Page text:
could Napoleon do? Ought he, after having endured so many affronts, supported so many injuries, to have consented to the complete violation of the engagements made with him, and resigning himself personally to the lot which was prepared for him, abandon once more his wife, his son, his family, his faithful servants to their frightful destiny 2 Such a resolution appears above human strength; and yet Napoleon would have taken it, if peace and the happiness of France had been the price of this new sacrifice. He would have devoted himself again for the French people, of whom, as he wishes to declare to Europe, he makes it his glory to hold every thing, to whom he wishes to ascribe every thing, to whom alone he wishes to answer for all his actio;', and to devote his life. It was for France alone, and to avert from it the misfortune of civil war, that he abdicated the crown in 1814. He restored to the French people the rights which he held of them : he left it free to choose for itself a new monarch, and to establish its liberty and its happiness on institutions which might protect both. He hoped for the nation the preservation of all which he had acquired by 25 years of combats and of glory, the exercise of its sovereignty in the choice of a dynasty, and in the stipulation of the conditions on which it would be called upon to reign. He expected from the new government respect for the glory of the armies, the rights of the brave, the guarantee of all the new interests, of those interests which had arisen and been maintained for a quarter of a century, resulting from all the laws political and civil, observed, revered during this period, because they were identified with the manners, the habits, the wants of the nation. Far from that, all idea of the sovereignty of the people was discarded. The principle on which all legislation, political and civil, since the Revolution, had rested, was equally discarded. France has been treated by the Bourbons like a revolted country, re-conquered by the arms of its ancient masters, and subjected anew to a feudal dominion. Louis Stanislas Xavier did not recognise the treaty, which alone made the Throne of France vacant, and the abdication which alone permitted him to ascend it. He pretended to have reigned 19 years, thus insulting both the governments which had been established in this period, and the people who had consecrated them by its suffrages, and the army which had defended them, and even the Sovereigns who had recognized them in their numerous treaties. A charter digested by the Senate, all imperfect as it was, was thrown into oblivion. There was imposed on France a pretended constitutional law, as easy to elude as to revoke, and in the form of simple royal decrecs, without consulting the nation, without hearing even those bodies, become illegal—phantoms of the national representation. And as the Bourbons passed ordinances without light, and promiscd without guarantee, they eluded without good faith, and exccuted without fidelity. The violation of the pretended Charter was restrained only by the timidity of their government; the extent of the abuses of power was only confined by its weakness. The dislocation of the army, the dispersion of its officers, the exile of many of them, the degradation of the soldiers, the suppression of their endowments, their deprivation of pay and halfpay, the reduction of the salaries of legionaries, their being stripped of their honours, the pre-eminence of the decorations of the feudal monarchy, the contempt of citizens, designated anew by the Third Estate, the prepared and already commenced spoliation of the purchasers of national property, the actual depreciation of that which they were obliged to sell, the return of feudality in its titles, its privileges, its lucrative rights, the re-establishment of ultramontane principles, the abolition of the liberties of the Gallican church, the annihilation of the Concordat, the restoration of tithes, the intolerance arising from an exclusive religion, the domination of a handful of nobles over a people accustomed to equality,+such was what the Bourbons either did or wished to do for France. It was under such circumstances that the Emperor Napoleon quitted the isle of Elba; such were the motives of the determination which he took, and not the consideration of his personal interests, so weak with him, compared with the interests of the nation to which he has consecrated his existence. He did not bring war into the bosom of France; on the contrary, he extinguished the war which the proprietors of mational property, forming four-fifths of French landholders, would have been compelled to make on their spoilers; the war which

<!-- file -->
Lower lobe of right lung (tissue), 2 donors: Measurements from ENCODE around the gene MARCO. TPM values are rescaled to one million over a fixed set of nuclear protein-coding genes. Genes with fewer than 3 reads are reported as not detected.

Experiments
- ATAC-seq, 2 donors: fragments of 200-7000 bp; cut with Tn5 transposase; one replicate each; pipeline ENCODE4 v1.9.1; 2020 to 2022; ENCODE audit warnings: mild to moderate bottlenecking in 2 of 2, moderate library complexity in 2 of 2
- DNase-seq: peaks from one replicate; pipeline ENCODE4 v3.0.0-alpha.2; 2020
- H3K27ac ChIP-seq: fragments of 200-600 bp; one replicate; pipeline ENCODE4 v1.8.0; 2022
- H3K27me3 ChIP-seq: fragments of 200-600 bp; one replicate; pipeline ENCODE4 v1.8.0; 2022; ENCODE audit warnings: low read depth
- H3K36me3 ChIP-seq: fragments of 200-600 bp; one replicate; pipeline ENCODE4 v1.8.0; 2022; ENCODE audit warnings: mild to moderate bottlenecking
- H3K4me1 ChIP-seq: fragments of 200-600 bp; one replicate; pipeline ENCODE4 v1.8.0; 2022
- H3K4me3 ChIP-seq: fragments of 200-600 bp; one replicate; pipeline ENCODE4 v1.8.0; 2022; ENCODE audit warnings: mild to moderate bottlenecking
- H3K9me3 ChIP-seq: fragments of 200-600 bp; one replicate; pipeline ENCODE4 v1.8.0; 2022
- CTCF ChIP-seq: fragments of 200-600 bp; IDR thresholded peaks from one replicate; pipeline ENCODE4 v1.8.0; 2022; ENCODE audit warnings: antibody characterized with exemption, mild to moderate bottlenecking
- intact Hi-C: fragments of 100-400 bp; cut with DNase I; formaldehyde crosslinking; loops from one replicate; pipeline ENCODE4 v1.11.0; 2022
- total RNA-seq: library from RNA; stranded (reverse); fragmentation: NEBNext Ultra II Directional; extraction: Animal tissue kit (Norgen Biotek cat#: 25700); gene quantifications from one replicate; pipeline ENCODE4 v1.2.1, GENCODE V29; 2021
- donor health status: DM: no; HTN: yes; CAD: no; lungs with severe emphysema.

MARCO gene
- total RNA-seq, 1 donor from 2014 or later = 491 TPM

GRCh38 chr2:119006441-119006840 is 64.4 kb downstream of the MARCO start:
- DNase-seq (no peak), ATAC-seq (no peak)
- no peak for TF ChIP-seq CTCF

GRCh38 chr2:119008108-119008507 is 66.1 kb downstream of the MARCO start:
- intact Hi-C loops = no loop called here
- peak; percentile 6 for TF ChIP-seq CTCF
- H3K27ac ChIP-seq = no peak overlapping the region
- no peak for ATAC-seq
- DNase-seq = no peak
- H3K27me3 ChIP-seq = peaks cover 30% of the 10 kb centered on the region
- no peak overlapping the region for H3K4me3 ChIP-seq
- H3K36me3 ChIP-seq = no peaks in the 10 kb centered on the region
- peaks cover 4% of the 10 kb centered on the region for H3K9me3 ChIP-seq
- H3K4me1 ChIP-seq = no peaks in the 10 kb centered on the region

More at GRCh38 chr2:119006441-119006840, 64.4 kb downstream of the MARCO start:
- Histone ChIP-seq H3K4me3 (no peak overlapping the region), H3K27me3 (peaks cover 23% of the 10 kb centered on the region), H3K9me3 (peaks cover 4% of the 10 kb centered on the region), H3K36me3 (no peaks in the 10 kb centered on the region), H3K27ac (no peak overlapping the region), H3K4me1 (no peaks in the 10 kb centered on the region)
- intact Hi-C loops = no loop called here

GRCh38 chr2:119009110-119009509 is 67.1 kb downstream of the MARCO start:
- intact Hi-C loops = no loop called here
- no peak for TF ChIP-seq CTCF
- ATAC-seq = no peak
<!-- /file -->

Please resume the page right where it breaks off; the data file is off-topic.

the citizens, oppressed, degraded, humiliated by nobles, would have been compelled to declare against their oppressors; the war which Protestants, Jews, men of various religions, would have been compelled to sustain against their persecutors. He came to deliver France, and was received as a deliverer. He arrived almost alone; he traversed 220 leagues without opposition, without combats, and resumed without resistance, amidst the capital and the acclamations of an immense majority of the citizens, the throne deserted by the Bourbons, who, in the army, in their household, among the national guards, were unable to arm an individual to attempt to maintain them there. And yet, replaced at the head of the nation, which had already chosen him thrice, which has just designated him a fourth time by the reception it gave him in his rapid and triumphant march and arrival,—of that nation by which and for the interest of which he means to reign, what is the wish of Napoleon 2 That which the French people wish—the independence of France, internal peace, peace with all nations, the execution of the treaty of Paris of the 30th of May, 1814. What is there then changéd in the state of Europe and in the hope of repose it had promised itself? What voice is raised to demand that succour which, according to the declaration, should be only given when claimed? There has been nothing changed,—should the Allied Powers return, as wo are bound to expect they will, to just and moderate sentiments, if they admit that the existence of France in a respectable and independent situation, as far removod from conquering as from being conquered, from dominating as from being enslaved, is necessary to the balance of great kingdoms, and to the security of small states. There has been nothing changed,—if respecting the rights of a great nation which wishes to respect the rights of all others, which, proud and generous, has been lowered, but never debased, it be left to resume a monarch, and to give itself a constitution and laws suited to its manners, its interests, its habits, and its new wants. There is nothing changed, —if not attempting to compel France to resume a dynasty which it no longer wishes, feudal chains which it has broken, and to submit to seignorial and ecclesiastical claims from which it has been liberated, it is not wished to impose upon